From Casetext: Smarter Legal Research

McDonald v. Pless

U.S.
Jun 14, 1915
238 U.S. 264 (1915)

Summary

holding that jurors may not impeach their own verdict after the trial and stating that if inquiry into internal jury dialogue was permissible, the "frankness and freedom of discussion" of juror deliberations would be destroyed

Summary of this case from Suarez v. Mattingly

Opinion

CERTIORARI TO THE CIRCUIT COURT OF APPEALS FOR THE FOURTH CIRCUIT.

No. 283.

Argued May 13, 1915. Decided June 14, 1915.

The Conformity Act — Rev. Stat., § 914 — does not apply to the power of the court to inquire into the conduct of jurors. The courts of each jurisdiction, state and Federal, must be in a position to adopt and enforce their own self-preserving rules. While Rev. Stat., § 914, does not apply in this case, this court recognizes the same policy that has been declared by that court and by the courts in England and in most of the States of the Union, that the testimony of a juror may not be received to prove the misconduct of himself or his colleagues in reaching a verdict. The rule, endorsed by this court in this case, that a juror may not impeach his own verdict is based upon controlling considerations of public policy which in such cases chooses the lesser of two evils. While jurors should not reach a verdict by lot, or, as in this case, by averaging the amounts suggested by each, the verdict may not be set aside on the testimony of a juror as to his misconduct or that of his colleagues. 206 F. 263, affirmed.

THE facts, which involve the validity of a verdict and judgment of the Circuit Court of the United States in an action for services, are stated in the opinion.

Mr. Julius C. Martin, with whom Mr. Thos. S. Rollins and Mr. Geo. H. Wright were on the brief, for petitioners.

Mr. Joseph W. Bailey for respondents.


Pless Winbourne, Attorneys at Law, brought suit in the Superior Court of McDowell County, North Carolina, against McDonald to recover $4,000 alleged to be due them for legal services. The case was removed to the then Circuit Court of the United States for the Western District of North Carolina. There was a trial in which the jury returned a verdict for $2,916 in favor of Pless Winbourne. The defendant McDonald moved to set aside the verdict on the ground that when the jury retired the Foreman suggested that each juror should write down what he thought the plaintiffs were entitled to recover, that the aggregate of these amounts should be divided by 12 and that the quotient should be the verdict to be returned to the court. To this suggestion all assented.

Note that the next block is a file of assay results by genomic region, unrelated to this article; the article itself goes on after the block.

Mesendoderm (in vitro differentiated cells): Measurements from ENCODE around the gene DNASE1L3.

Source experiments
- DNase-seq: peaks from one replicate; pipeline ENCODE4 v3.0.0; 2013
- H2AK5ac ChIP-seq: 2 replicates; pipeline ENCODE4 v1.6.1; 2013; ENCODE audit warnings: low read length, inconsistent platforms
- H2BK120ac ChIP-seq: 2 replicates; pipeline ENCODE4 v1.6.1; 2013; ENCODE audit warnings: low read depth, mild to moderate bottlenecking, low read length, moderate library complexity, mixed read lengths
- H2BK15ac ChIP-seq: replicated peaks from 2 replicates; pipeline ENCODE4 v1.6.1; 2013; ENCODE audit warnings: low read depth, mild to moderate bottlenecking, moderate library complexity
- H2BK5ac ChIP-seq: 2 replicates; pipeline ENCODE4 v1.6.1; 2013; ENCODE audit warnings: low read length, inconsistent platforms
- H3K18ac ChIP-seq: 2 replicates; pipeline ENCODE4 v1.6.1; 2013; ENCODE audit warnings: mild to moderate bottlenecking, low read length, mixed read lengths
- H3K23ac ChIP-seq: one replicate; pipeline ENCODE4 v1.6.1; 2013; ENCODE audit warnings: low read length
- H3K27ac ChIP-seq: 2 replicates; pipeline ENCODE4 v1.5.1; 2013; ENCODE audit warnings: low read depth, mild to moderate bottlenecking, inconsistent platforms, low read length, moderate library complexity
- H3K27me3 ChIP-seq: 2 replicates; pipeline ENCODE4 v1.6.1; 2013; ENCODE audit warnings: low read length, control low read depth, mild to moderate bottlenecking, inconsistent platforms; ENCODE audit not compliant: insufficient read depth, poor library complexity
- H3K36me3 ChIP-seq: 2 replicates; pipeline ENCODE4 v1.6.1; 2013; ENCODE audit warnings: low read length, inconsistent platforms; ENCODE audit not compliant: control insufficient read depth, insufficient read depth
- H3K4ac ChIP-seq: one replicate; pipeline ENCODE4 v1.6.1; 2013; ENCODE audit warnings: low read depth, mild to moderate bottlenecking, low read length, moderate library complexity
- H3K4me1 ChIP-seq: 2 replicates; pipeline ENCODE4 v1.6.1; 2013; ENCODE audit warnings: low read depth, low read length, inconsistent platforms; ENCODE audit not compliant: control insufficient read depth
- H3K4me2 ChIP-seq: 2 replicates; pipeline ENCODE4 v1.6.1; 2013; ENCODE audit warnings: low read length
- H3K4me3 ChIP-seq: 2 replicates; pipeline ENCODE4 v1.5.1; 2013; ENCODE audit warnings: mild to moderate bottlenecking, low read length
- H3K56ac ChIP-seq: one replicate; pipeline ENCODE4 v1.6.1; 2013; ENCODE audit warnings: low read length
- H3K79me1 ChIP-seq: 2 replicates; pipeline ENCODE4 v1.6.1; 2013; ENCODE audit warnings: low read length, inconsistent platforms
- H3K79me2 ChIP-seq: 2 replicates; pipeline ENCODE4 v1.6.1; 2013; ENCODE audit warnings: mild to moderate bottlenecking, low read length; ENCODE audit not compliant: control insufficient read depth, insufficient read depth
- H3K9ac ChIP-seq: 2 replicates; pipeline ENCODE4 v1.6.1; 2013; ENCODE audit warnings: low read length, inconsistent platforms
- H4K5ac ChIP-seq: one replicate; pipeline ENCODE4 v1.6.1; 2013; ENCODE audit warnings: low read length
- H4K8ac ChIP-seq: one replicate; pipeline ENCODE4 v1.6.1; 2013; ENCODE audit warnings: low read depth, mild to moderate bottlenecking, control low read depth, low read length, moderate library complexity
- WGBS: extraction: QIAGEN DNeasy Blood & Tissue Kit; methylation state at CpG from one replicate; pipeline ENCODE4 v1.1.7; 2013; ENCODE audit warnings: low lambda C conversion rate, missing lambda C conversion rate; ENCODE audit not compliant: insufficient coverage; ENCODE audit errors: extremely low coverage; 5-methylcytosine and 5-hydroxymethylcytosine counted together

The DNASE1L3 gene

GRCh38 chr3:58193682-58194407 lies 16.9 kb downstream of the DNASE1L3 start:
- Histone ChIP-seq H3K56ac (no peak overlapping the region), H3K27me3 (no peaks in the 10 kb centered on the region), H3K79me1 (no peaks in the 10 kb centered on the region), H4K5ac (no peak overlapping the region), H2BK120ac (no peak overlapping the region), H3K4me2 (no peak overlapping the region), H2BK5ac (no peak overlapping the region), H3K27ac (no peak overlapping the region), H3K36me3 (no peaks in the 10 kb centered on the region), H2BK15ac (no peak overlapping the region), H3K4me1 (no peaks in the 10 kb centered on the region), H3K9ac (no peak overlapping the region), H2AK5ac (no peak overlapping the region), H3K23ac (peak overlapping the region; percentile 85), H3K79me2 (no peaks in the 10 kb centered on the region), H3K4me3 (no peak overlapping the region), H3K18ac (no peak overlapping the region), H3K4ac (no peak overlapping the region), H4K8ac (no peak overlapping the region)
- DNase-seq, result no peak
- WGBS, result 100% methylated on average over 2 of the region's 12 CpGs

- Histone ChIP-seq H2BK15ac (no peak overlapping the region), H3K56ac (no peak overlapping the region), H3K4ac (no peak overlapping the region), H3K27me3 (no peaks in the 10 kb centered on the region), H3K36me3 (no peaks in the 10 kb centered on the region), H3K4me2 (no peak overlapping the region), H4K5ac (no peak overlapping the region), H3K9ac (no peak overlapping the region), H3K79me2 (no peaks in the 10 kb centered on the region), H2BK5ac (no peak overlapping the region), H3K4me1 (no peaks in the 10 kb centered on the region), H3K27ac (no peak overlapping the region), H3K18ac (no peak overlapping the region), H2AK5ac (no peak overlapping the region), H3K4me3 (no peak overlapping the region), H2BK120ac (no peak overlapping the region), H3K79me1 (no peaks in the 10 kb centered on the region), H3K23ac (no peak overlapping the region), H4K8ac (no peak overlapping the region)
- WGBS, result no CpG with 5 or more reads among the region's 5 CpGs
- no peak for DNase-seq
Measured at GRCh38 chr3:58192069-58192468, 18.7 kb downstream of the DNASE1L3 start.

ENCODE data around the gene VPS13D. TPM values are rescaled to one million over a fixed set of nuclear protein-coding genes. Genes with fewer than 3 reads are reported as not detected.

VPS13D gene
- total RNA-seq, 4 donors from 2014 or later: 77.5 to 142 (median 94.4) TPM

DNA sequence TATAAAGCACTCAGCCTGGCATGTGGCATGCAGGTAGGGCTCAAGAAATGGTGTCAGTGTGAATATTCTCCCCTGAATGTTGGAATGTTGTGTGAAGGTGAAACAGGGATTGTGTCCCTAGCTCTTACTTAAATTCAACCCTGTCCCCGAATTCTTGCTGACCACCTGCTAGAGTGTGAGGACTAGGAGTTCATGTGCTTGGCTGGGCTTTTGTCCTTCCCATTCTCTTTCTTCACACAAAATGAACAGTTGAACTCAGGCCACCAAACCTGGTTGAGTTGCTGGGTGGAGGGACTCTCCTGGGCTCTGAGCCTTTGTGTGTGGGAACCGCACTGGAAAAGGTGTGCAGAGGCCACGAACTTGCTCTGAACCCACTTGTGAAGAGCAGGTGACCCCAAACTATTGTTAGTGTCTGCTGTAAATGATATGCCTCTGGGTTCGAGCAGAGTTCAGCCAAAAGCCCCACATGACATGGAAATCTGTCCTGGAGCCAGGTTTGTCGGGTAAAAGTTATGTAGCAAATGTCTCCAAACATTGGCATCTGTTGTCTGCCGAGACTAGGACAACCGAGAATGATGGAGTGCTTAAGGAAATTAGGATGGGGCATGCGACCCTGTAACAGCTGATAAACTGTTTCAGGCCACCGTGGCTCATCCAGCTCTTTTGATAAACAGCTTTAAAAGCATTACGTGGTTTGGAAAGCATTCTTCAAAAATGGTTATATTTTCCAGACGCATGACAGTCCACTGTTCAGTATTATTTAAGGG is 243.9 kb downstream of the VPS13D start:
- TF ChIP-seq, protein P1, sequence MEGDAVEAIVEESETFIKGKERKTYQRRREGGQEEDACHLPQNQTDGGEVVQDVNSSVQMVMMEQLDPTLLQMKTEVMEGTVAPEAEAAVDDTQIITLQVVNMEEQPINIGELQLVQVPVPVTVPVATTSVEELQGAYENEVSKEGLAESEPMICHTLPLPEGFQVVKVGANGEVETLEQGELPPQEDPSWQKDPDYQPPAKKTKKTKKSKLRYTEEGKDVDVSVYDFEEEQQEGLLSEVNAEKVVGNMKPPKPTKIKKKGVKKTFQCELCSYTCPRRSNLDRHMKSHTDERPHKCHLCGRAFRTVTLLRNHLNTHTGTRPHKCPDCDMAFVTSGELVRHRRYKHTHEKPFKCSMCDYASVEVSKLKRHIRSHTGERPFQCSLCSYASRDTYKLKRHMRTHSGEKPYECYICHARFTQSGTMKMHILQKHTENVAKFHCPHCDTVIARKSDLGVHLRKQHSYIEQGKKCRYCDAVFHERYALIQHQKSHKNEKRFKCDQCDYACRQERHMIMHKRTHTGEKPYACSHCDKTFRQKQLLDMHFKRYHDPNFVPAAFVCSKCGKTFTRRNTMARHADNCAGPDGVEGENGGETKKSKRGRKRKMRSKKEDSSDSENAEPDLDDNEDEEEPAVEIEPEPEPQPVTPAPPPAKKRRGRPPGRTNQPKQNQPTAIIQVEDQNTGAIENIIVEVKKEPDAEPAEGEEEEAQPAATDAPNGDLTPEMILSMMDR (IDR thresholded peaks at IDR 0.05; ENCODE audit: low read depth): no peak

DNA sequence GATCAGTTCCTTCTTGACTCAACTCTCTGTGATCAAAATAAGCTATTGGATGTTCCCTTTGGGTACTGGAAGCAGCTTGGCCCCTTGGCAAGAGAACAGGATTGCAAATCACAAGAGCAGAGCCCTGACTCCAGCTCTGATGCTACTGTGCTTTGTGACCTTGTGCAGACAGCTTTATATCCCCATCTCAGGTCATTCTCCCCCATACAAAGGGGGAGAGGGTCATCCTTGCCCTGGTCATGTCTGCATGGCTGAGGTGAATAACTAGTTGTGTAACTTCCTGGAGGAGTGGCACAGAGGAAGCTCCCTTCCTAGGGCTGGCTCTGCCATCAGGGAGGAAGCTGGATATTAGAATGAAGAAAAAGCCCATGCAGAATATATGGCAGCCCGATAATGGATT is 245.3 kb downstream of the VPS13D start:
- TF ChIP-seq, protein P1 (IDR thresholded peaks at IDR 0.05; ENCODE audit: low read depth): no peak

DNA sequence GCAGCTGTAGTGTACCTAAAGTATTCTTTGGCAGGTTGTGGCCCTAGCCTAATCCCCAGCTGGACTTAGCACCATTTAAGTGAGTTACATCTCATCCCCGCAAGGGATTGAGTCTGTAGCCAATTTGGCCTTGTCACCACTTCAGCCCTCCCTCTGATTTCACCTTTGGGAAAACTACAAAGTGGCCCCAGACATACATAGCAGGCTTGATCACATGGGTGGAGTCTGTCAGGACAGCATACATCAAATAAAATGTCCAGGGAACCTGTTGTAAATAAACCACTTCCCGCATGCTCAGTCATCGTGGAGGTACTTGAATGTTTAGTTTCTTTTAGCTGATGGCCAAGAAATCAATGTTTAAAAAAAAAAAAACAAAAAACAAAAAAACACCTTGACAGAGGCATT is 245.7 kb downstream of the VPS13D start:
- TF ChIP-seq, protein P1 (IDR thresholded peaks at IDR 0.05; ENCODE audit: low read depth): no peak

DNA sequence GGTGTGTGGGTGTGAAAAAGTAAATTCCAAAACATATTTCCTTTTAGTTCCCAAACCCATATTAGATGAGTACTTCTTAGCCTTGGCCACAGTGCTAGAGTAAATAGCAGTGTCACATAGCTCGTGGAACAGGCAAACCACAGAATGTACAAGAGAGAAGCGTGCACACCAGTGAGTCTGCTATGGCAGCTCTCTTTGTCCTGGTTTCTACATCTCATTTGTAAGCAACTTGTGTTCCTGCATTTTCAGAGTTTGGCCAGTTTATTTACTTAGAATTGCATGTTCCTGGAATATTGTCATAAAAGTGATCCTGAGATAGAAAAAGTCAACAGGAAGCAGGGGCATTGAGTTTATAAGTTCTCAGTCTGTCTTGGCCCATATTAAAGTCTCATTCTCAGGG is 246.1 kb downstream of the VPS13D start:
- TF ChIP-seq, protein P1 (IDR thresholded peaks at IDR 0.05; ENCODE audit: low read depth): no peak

The motion further averred that when the figures were read out it was found that one juror was in favor of giving plaintiffs nothing, eight named sums ranging from $500 to $4,000 and three put down $5,000. A part of the jury objected to using $5,000 as one of the factors inasmuch as the plaintiffs were only suing for $4,000. But the three insisted that they had as much right to name a sum above $4,000 as the others had to vote for an amount less than that set out in the declaration. The various amounts were then added up and divided by 12. But by reason of including the three items of $5,000 the quotient was so much larger than had been expected that much dissatisfaction with the result was expressed by some of the jury. Others however insisted on standing by the bargain and the protesting jurors finally yielded to the argument that they were bound by the previous agreement, and the quotient verdict was rendered accordingly.

The defendant further alleged in his motion that the jurors refused to file an affidavit but stated that they were willing to testify to the facts alleged, provided the court thought it proper that they should do so. At the hearing of the motion one of the jurors was sworn as a witness, but the court refused to allow him to testify on the ground that a juror was incompetent to impeach his own verdict. That ruling was affirmed by the Court of Appeals. (206 F. 263.) The case was then brought here by writ of error.